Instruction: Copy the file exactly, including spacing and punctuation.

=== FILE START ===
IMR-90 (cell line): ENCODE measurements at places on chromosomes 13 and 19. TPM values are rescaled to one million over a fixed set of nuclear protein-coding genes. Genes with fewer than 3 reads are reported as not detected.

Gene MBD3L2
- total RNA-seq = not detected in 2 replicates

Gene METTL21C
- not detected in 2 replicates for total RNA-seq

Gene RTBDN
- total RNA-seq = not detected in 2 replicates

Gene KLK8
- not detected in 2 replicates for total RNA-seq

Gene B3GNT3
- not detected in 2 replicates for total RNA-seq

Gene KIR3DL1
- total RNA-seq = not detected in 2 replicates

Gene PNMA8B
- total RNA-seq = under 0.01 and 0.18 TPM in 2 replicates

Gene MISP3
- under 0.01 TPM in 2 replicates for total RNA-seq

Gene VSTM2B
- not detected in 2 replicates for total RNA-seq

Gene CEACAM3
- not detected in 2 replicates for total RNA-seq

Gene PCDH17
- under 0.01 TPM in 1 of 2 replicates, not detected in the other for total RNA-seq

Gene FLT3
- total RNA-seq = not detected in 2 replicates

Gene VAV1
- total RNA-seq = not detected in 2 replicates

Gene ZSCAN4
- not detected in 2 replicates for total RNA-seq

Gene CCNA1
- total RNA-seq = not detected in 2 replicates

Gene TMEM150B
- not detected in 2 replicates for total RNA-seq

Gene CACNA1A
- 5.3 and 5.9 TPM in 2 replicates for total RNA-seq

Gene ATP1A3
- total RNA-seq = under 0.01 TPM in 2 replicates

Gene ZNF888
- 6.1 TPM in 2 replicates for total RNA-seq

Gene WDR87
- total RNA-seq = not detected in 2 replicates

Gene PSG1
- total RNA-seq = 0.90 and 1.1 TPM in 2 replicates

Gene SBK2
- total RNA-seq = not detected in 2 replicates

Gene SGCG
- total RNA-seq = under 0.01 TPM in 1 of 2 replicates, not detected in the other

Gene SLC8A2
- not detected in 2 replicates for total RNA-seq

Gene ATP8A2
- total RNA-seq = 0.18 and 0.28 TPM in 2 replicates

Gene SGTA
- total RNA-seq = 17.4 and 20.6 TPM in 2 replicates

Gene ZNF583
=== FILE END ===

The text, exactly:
IMR-90 (cell line): ENCODE measurements at places on chromosomes 13 and 19. TPM values are rescaled to one million over a fixed set of nuclear protein-coding genes. Genes with fewer than 3 reads are reported as not detected.

Gene MBD3L2
- total RNA-seq = not detected in 2 replicates

Gene METTL21C
- not detected in 2 replicates for total RNA-seq

Gene RTBDN
- total RNA-seq = not detected in 2 replicates

Gene KLK8
- not detected in 2 replicates for total RNA-seq

Gene B3GNT3
- not detected in 2 replicates for total RNA-seq

Gene KIR3DL1
- total RNA-seq = not detected in 2 replicates

Gene PNMA8B
- total RNA-seq = under 0.01 and 0.18 TPM in 2 replicates

Gene MISP3
- under 0.01 TPM in 2 replicates for total RNA-seq

Gene VSTM2B
- not detected in 2 replicates for total RNA-seq

Gene CEACAM3
- not detected in 2 replicates for total RNA-seq

Gene PCDH17
- under 0.01 TPM in 1 of 2 replicates, not detected in the other for total RNA-seq

Gene FLT3
- total RNA-seq = not detected in 2 replicates

Gene VAV1
- total RNA-seq = not detected in 2 replicates

Gene ZSCAN4
- not detected in 2 replicates for total RNA-seq

Gene CCNA1
- total RNA-seq = not detected in 2 replicates

Gene TMEM150B
- not detected in 2 replicates for total RNA-seq

Gene CACNA1A
- 5.3 and 5.9 TPM in 2 replicates for total RNA-seq

Gene ATP1A3
- total RNA-seq = under 0.01 TPM in 2 replicates

Gene ZNF888
- 6.1 TPM in 2 replicates for total RNA-seq

Gene WDR87
- total RNA-seq = not detected in 2 replicates

Gene PSG1
- total RNA-seq = 0.90 and 1.1 TPM in 2 replicates

Gene SBK2
- total RNA-seq = not detected in 2 replicates

Gene SGCG
- total RNA-seq = under 0.01 TPM in 1 of 2 replicates, not detected in the other

Gene SLC8A2
- not detected in 2 replicates for total RNA-seq

Gene ATP8A2
- total RNA-seq = 0.18 and 0.28 TPM in 2 replicates

Gene SGTA
- total RNA-seq = 17.4 and 20.6 TPM in 2 replicates

Gene ZNF583